I have been working on the idea that social neuroscience might support Lockean liberalism--particularly, the Lockean principles of self-ownership and natural punishment. As part of that work, I have been studying Thomas Willis to see how much influence he might have had on Locke. Willis is sometimes said to have been "the first neuroscientist" because of his anatomical and functional studies of the brain and nervous system. He was one of Locke's teachers at Oxford University and one of Locke's colleagues in the Royal Society.
While thinking about the questions raised by Willis's brain science, I started to review my notes from a Liberty Fund conference that I organized in 2004 in Tucson, Arizona on "Liberty in the Evolution of the Human Brain." I decided to post those notes here.
Can a scientific
understanding of the evolution of the human brain explain the natural basis of
human liberty? Or does a purely
naturalistic science of the brain subvert liberty by denying free will? Can our common-sense experience of exercising
free choice be compatible with Darwinian evolution and neuroscience? Or does a purely naturalistic science of
evolution and the brain disparage our experience of free will as an
illusion? Does free will require some
notion of an immaterial soul that is not reducible to material mechanisms? Can human morality be explained as rooted in
human biological nature? Or does the
human sense of moral obligation—the perception of a moral “ought”—transcend our
biological nature? How do these
questions about our metaphysical and moral freedom influence our understanding
of political freedom?
These are some of
the questions that were raised in this Liberty Fund colloquium. Although we surely did not answer any of
these questions conclusively, we came away with a better understanding of the
questions and of the possible answers.
were diverse in their backgrounds, which included law, biology, economics,
philosophy, psychology, political science, journalism, and literature.
The readings were
selected from three books: Oliver Sacks,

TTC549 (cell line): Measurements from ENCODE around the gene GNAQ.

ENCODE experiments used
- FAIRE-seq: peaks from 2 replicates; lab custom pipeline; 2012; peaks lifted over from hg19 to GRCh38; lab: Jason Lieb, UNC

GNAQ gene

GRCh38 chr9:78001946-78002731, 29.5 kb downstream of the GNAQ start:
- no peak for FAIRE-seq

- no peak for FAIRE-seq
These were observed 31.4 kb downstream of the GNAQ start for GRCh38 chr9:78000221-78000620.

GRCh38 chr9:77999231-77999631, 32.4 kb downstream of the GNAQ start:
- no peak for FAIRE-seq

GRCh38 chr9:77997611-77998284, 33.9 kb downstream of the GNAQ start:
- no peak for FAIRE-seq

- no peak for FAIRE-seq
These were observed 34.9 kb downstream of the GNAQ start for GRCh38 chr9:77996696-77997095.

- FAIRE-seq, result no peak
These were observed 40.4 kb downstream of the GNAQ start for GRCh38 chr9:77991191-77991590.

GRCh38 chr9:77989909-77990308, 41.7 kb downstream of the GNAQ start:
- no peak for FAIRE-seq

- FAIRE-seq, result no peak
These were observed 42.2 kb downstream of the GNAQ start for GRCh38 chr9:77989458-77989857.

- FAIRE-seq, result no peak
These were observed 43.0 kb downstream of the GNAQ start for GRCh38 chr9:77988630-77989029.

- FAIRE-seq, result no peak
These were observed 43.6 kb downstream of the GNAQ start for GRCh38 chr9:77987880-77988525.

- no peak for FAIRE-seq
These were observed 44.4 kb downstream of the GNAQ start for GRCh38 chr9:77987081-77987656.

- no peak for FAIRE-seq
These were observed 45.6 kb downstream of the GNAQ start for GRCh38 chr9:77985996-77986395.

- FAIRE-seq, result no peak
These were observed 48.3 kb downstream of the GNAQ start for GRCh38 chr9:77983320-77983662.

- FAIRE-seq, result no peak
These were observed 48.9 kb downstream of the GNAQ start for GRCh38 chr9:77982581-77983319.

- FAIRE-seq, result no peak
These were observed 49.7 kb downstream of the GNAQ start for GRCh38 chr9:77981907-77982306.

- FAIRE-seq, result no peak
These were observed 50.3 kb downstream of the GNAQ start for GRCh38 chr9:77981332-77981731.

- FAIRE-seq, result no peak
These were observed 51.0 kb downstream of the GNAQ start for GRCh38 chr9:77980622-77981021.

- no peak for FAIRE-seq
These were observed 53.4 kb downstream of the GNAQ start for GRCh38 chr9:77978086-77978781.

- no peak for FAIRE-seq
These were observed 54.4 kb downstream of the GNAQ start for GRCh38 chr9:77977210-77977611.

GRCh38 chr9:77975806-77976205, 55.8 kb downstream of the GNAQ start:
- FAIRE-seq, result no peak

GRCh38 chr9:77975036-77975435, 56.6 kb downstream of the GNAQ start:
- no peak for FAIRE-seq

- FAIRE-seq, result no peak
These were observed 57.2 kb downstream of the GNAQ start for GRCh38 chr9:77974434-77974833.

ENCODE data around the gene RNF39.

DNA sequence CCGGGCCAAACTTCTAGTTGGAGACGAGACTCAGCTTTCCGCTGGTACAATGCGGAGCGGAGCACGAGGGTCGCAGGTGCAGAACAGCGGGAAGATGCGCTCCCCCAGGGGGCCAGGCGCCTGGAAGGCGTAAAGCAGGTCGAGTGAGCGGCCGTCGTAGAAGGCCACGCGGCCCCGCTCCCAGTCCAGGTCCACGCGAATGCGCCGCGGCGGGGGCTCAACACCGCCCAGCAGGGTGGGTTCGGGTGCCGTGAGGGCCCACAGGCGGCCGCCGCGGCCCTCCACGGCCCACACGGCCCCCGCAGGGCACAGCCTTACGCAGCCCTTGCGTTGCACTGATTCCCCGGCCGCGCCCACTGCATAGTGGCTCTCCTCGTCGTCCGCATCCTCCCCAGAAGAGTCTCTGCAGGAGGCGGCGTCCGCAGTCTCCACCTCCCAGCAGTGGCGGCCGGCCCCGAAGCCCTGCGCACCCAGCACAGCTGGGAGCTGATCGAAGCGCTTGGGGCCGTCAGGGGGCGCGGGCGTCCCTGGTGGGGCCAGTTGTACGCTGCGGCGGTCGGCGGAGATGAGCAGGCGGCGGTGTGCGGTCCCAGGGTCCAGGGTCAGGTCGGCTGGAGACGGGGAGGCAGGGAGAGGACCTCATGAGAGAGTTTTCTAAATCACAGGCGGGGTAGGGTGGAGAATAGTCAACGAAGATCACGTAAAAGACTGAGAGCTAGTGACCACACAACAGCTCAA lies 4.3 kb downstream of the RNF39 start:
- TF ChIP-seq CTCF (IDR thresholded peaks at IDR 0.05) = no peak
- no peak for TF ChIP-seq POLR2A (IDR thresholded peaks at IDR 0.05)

The Man Who Mistook His Wife for a Hat,
and Other Clinical Tales (1985), Karl Popper and John Eccles, The Self and Its Brain (1983), and
Daniel Dennett, Freedom Evolves
I will note a few of
the high points of the discussions.
SESSION 1: THE NEUROLOGY OF THE SOUL
Sacks, pages 1-5,
stories about the weird and poignant consequences of brain disorders were
welcomed by the participants as
engaging, although often troubling, stories.
Most of the
participants spoke about how disturbing these stories were, because the stories
depicted how fragile our human identity could be and how easily we could lose
our identity through brain damage. Some
of the participants spoke of their own experiences of physical suffering and
their feelings of losing control.
And yet, some
participants spoke of how Sacks’ stories were uplifting because of the kindness
and artistry of Sacks himself.
Sacks’ stories led
us into a discussion of how the mind arises from the brain. The participant who is a philosopher briefly
surveyed the various positions among contemporary philosophers as to the
Some of the
participants commented on the importance of dramatic narrative for Sacks as
depicting “the human subject, striving to preserve its identity in adverse
circumstances.” This suggests that the
soul itself arises more from dramatic narrative than it does from the brain as
a computational machine. Sacks seems to
be attacking the notion of the mind as a mere machine.
And yet some
participants suggested that we could in principle build machines that could
tell a story, machines with intentions or purposes. If so, then a mechanistic view of mind might
In the story of Ray,
who suffered from Tourette’s Syndrome, Ray spoke of how normal people have a
“natural freedom” that comes from a “natural balance” in their souls, while he
had to create an “artificial balance” through using the drug Haldol, so that he could balance the manic exuberance
of his Tourette’s against the sober calmness induced by the Haldol.
wondered whether the “coherence” of the soul was the crucial thing—maintaining
its continuity through time.
commented on the importance of Sacks in guiding us through these stories. One participant compared him to Dante guiding
his readers through Purgatory.
It was observed by
some that Sacks’ patients are not free because they have to deliberately
control things that in normal people are handled automatically without
conscious control. For example, the “disembodied
lady,” who had lost the proprioceptive sense of her own body, had to
consciously control her body movements through carefully watching her body in
It seemed that we
cannot be truly free when our bodies and minds are in so much conflict that we
must deliberately strain to control them, striving to achieve an “artificial
balance” where normally we would have a “natural balance.”
At the end of this
discussion session, we were left with various questions. Do clinical stories about the sometimes weird
consequences of brain disorders teach us anything about the relation between
the human mind and the activity of the brain?